“Ecclesia” combines the warmth of brass choir with the grace of ballet dancers. Canadian National Brass Project member Patricia Evans was on Morning Light!
In partnership with Alberta Ballet, the Canadian National Brass Project’s (CNBP) latest digital release pays homage and thanks to all the frontline workers whose efforts have been tireless through the Covid-19 pandemic.
“I found it so moving,” says CNMP member Patricia Evans, who also serves as principal horn of the Winnipeg Symphony Orchestra.
Bringing together some of the nation’s finest brass players, the CNBP was founded in 2015 by renowned horn soloist and conductor James Sommerville.
Having performed with the CNBP since its inception, Evans notes the opportunity to perform with the brass supergroup is “so awesome.”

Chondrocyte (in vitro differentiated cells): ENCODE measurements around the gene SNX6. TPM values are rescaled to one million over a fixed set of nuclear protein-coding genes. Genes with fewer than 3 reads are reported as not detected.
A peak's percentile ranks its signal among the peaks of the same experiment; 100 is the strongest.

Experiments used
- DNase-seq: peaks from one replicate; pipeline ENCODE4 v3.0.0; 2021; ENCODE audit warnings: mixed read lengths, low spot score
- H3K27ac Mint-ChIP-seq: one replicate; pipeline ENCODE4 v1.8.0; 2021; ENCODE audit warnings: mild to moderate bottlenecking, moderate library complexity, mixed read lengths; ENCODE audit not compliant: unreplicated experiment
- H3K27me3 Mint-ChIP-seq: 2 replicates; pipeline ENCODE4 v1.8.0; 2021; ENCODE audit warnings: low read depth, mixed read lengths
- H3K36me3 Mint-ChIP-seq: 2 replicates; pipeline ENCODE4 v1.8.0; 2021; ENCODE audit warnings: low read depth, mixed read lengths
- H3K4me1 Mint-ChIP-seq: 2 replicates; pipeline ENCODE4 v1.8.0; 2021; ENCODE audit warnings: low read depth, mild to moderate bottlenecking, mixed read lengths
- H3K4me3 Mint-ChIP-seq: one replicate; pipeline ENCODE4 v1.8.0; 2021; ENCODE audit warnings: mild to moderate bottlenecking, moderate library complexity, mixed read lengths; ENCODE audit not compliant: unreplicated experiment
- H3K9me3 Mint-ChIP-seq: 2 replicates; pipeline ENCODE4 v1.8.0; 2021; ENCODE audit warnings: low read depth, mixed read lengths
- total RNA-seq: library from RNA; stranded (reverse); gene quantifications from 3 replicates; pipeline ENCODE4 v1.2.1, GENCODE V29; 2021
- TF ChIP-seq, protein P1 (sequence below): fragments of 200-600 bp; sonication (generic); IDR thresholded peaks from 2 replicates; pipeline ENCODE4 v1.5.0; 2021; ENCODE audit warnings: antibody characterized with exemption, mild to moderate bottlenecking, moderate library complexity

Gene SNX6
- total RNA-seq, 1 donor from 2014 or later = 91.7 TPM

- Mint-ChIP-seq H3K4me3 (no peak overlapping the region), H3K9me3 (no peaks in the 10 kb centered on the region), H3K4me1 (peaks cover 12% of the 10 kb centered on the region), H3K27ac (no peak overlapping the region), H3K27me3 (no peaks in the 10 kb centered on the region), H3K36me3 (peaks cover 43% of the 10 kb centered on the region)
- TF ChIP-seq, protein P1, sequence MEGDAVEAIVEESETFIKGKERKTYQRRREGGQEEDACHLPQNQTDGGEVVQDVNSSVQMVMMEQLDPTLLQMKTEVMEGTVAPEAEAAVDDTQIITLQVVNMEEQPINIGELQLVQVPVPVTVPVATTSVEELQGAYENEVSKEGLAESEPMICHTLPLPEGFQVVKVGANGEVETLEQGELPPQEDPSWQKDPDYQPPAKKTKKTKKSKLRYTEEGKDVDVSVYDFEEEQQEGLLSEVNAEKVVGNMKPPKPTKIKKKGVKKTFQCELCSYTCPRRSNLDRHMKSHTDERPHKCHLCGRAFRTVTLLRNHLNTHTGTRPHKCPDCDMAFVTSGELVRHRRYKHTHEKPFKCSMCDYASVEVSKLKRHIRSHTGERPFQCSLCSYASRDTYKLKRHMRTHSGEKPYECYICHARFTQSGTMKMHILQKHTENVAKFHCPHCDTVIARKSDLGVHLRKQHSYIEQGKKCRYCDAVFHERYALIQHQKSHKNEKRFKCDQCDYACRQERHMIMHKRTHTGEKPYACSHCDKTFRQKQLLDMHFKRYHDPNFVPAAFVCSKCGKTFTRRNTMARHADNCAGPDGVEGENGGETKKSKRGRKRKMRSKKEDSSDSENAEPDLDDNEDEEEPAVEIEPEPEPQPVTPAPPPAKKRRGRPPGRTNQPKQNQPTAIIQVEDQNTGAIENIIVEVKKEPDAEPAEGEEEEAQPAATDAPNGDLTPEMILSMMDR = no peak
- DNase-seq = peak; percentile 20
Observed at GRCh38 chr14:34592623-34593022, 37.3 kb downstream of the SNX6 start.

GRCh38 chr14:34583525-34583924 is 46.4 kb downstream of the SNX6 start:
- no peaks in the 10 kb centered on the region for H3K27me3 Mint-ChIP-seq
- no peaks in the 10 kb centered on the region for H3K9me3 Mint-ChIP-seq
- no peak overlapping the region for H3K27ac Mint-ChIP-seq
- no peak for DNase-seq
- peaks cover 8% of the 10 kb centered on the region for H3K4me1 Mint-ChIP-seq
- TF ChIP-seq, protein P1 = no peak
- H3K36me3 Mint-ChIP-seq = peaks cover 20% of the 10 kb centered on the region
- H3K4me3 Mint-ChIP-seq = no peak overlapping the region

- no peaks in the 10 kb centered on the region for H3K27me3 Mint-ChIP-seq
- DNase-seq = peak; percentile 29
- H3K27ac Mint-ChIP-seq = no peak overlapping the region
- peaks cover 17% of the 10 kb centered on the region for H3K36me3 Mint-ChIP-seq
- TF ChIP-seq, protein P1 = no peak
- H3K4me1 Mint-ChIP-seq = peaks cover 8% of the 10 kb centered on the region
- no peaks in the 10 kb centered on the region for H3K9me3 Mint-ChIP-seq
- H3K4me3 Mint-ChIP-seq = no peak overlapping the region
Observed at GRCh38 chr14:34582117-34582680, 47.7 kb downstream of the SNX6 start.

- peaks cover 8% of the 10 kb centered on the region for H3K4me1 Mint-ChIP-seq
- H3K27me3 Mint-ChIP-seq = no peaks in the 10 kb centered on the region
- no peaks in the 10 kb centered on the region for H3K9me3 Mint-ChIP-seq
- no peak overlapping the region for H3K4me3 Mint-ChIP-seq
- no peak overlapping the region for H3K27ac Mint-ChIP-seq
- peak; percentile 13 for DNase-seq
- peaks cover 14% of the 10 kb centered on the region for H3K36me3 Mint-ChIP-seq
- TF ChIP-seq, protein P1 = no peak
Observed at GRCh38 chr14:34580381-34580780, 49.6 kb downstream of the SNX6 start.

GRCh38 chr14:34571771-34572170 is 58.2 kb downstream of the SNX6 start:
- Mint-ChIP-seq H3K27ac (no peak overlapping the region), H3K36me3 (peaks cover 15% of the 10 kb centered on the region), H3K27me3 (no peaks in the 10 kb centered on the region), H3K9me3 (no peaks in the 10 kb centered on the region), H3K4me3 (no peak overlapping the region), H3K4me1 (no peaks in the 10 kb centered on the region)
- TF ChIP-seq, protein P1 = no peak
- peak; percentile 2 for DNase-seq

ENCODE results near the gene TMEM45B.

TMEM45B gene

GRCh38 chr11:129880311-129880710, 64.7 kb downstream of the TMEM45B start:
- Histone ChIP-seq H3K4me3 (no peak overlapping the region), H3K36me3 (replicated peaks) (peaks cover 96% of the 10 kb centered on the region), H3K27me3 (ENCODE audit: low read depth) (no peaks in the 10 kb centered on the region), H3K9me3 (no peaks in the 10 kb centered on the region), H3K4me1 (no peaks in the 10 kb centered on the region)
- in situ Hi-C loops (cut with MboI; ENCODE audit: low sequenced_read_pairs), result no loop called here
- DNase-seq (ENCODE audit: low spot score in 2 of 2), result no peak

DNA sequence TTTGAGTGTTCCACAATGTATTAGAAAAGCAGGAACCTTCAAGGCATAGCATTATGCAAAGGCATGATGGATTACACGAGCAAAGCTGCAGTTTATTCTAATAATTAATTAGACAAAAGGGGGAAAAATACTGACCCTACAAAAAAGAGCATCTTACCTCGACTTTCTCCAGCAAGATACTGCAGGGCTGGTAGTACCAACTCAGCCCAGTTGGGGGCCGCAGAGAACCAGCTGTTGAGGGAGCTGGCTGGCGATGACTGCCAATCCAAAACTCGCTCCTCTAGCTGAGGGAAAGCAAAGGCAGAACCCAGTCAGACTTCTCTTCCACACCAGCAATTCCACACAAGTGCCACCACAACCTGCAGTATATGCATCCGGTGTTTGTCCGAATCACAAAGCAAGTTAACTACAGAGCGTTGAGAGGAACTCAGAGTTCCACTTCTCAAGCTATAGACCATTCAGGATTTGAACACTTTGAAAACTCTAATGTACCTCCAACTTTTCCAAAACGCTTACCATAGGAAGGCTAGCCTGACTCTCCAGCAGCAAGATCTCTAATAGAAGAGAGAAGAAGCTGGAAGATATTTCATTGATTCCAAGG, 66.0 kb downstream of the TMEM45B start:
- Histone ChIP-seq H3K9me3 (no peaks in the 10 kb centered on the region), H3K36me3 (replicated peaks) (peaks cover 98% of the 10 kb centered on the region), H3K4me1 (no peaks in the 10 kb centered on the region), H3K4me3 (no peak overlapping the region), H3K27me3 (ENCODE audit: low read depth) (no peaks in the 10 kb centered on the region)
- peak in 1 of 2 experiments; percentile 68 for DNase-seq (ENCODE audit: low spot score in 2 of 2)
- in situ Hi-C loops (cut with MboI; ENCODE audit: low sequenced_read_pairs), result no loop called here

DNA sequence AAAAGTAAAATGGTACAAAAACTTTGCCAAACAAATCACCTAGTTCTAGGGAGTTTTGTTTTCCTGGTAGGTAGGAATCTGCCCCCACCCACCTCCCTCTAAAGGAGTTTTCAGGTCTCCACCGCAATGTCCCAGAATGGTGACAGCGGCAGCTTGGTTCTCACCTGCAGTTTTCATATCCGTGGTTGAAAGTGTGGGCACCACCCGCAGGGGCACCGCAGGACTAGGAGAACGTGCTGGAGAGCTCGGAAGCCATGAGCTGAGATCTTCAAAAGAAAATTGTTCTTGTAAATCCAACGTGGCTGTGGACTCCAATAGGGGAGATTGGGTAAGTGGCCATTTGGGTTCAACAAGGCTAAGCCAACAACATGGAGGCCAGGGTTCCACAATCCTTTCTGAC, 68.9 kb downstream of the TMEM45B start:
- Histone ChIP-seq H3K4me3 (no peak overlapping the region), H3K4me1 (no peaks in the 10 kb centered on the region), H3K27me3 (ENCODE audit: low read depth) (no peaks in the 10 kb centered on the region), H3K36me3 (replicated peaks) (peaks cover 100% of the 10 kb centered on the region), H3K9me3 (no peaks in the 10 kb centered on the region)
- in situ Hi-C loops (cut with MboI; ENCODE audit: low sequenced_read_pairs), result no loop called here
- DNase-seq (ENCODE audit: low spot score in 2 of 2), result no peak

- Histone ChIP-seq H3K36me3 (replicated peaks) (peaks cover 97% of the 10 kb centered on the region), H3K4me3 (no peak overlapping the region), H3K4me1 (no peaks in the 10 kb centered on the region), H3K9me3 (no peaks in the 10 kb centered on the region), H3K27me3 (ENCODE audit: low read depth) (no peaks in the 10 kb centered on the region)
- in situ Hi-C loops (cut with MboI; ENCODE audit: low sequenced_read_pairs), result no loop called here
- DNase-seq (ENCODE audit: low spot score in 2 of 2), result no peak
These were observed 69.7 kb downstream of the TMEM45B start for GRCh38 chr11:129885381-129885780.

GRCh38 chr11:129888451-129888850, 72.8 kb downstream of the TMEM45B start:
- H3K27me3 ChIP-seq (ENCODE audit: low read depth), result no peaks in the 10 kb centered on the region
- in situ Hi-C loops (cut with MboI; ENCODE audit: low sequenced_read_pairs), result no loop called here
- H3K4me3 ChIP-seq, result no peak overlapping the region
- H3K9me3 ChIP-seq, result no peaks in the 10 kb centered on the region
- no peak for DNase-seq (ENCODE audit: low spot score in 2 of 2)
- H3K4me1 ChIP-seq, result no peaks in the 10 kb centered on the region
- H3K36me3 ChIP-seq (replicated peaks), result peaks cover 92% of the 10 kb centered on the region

“I knew most of the people in the ensemble going into it,” explains Evans. “Canada is a pretty small world musically — a lot of us went to school together and went to festivals together.”
After being approached by Alberta Ballet, CNBP members recorded each of their parts locally in a stunning arrangement of Morten Lauridsen’s “O Magnum Mysterium” for brass choir. A self-proclaimed ballet “fangirl”, the project was welcomed by Evans, who notes that it was one of the first opportunities for CNBP to perform since the start of the pandemic.
Learn more about the Canadian National Brass Project in the full interview with Patricia Evans below, including: how many WSO musicians have been/are members of the CNBP; how a cross-country ensemble rehearses; and whether Evans prefers the original choral version or the brass choir arrangement of Lauridsen’s beautiful work. (SPOILER: you can probably guess which she picks!)